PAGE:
Tennis news - 'Pain-free' Andy Murray keen to complete miracle comeback
Andy Murray could make an astonishing comeback to top-level tennis after revealing he is "pain-free" from his recent career-saving hip operation.
The former world number one appeared to be finished after being forced to undergo hip resurfacing surgery in January - his second hip operation on the troublesome hip in less than a year - having being blighted by the problem since July 2017 after losing to Sam Querrey in the Wimbledon quarter-finals.
But 31-year-old Murray, looking fresh and focused at a sponsorship event on Tuesday morning, cut an altogether more upbeat figure during a press conference at Queen's Club when he provided a positive update on resuming his Grand Slam-winning 14-year career.
"I want to continue playing for sure. I have no pain in my hip anymore," said Murray, who is no longer on crutches.
"The rehab is slow but going pretty well. I just need to wait and see how things progress. If it’s possible I’d love to compete again."
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Before losing to Spain's Roberto Bautista Agut in the first round of the Australian Open at the start of the year, an emotional Murray admitted that he had been living in pain with putting on his socks and shoes giving him grief during his daily routine.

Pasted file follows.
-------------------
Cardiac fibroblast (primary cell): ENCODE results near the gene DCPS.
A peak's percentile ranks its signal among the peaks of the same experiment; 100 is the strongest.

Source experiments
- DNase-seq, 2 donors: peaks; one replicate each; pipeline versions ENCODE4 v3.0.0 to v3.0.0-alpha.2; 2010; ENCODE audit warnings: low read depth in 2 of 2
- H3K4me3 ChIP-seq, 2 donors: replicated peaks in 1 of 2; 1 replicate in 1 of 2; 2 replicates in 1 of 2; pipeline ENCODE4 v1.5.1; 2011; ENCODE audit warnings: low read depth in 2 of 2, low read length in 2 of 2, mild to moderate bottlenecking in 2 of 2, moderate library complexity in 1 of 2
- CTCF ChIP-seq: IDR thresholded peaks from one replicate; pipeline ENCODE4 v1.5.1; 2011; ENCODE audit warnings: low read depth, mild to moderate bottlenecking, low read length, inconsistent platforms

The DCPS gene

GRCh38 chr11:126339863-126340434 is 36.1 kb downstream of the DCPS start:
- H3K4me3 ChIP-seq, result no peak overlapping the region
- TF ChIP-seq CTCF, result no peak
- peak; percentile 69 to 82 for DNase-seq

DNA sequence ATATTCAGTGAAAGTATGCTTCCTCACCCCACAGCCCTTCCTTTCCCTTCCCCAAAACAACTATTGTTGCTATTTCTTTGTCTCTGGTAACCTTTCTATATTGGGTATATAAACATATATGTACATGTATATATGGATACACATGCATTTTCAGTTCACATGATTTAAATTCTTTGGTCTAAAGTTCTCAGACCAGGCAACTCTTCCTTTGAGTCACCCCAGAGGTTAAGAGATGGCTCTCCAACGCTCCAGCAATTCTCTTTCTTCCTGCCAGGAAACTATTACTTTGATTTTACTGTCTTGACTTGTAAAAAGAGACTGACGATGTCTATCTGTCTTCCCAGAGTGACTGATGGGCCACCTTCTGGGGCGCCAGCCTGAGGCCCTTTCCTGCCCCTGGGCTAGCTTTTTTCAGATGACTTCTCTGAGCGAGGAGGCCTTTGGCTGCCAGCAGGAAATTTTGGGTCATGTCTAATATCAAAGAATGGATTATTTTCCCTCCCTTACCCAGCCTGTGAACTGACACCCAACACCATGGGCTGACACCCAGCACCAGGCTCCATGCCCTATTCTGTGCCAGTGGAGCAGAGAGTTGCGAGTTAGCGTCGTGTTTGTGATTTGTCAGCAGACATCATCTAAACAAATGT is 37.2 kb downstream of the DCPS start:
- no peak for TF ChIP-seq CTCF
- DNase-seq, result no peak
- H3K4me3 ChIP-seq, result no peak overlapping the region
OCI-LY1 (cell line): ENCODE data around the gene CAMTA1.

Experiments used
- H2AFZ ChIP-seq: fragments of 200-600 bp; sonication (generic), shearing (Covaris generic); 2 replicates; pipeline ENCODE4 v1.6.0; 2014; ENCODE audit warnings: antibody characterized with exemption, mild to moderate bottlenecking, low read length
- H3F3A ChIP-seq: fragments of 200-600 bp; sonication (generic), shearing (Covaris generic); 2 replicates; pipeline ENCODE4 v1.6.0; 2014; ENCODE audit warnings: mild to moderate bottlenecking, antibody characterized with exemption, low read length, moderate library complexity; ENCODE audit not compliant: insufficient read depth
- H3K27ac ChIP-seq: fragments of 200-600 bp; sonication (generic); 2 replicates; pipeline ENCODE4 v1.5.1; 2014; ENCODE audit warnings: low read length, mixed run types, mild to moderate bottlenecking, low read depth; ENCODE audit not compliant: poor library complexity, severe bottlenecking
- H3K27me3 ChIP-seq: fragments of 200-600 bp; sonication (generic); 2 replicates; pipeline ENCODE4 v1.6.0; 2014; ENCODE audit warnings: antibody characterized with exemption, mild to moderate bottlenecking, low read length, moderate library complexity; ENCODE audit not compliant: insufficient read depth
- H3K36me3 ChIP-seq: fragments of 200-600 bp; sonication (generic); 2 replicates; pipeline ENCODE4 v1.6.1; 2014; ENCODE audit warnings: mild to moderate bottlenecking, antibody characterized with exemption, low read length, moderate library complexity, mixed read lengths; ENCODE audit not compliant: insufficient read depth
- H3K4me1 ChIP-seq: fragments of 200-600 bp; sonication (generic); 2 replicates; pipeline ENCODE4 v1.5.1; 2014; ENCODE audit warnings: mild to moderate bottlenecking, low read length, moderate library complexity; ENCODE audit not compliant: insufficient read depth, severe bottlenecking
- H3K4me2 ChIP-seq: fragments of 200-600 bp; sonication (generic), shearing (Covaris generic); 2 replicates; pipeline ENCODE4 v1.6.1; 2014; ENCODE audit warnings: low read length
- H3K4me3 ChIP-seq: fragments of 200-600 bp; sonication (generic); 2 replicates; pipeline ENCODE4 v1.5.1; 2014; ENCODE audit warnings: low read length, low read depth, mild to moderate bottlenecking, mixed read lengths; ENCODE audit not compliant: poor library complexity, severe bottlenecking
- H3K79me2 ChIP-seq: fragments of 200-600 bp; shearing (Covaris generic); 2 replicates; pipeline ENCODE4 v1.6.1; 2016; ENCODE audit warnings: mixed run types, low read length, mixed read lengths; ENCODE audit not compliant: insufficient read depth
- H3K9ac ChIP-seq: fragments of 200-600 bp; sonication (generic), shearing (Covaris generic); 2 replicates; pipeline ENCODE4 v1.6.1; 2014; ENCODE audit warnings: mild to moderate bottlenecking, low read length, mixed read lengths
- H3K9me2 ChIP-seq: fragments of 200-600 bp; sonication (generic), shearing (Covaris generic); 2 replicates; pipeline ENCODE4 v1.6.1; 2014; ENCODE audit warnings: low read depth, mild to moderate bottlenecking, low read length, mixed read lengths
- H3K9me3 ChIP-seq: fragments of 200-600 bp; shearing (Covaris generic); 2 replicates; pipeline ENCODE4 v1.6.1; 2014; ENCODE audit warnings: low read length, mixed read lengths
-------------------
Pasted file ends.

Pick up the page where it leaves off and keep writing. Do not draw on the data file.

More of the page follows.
The Scotsman laid bare his struggles, announcing he was planning to retire after Wimbledon but that the Melbourne tournament may be the last of his career.
"All of the surgeons that I've spoken to have been very honest about that and we just have to wait and see."
Murray said he might consider playing doubles, like American Bob Bryan did after a similar procedure, as it put less stress on the hip.
"I think for singles, most likely it would be (too soon to play at Wimbledon). I can't say for sure," Murray added.
"But doubles, I mean Bob Bryan was back playing at the Australian Open after 5-1/2 months so Wimbledon comes pretty much 5-1/2 months after I'd had my operation."
"I communicate with him daily about starting the rehab that he was doing and things that worked and didn't."
Murray also said he would give himself "seven or eight months" before taking a call on whether he would continue playing competitively.
"By then I'll know definitively this is as good as it's going to get. That's kind of the time frame that I've set myself in my head that if things aren't going well," he said.
"It takes time for muscles and things to heal properly and me to get used to moving around with it. But I'd say that would be a fair amount of time before I'd be able to say definitively this isn't good enough or this actually feels great."
It seemed certain that the Dunblane player was facing the end of his golden career as a number of leading tennis players - including Rodger Federer, Novak Djokovic and Rafael Nadal - paid tribute to the Murray via a video on court after his five-set defeat to Agut.
It was a typically heroic match that saw Britain's greatest player battle back from two sets behind in the Melbourne heat before injury caught up with him, but now there appears to be the prospect of a return to the sport that has brought him two Wimbledon titles in 2013 and 2016, and a US Open victory seven years ago.
The resurfacing procedure is the second surgery the two-time Olympic champion has had on the joint – however, despite extensive rehabilitation, the problem persisted, leaving the resurfacing surgery as the only option to extend his career.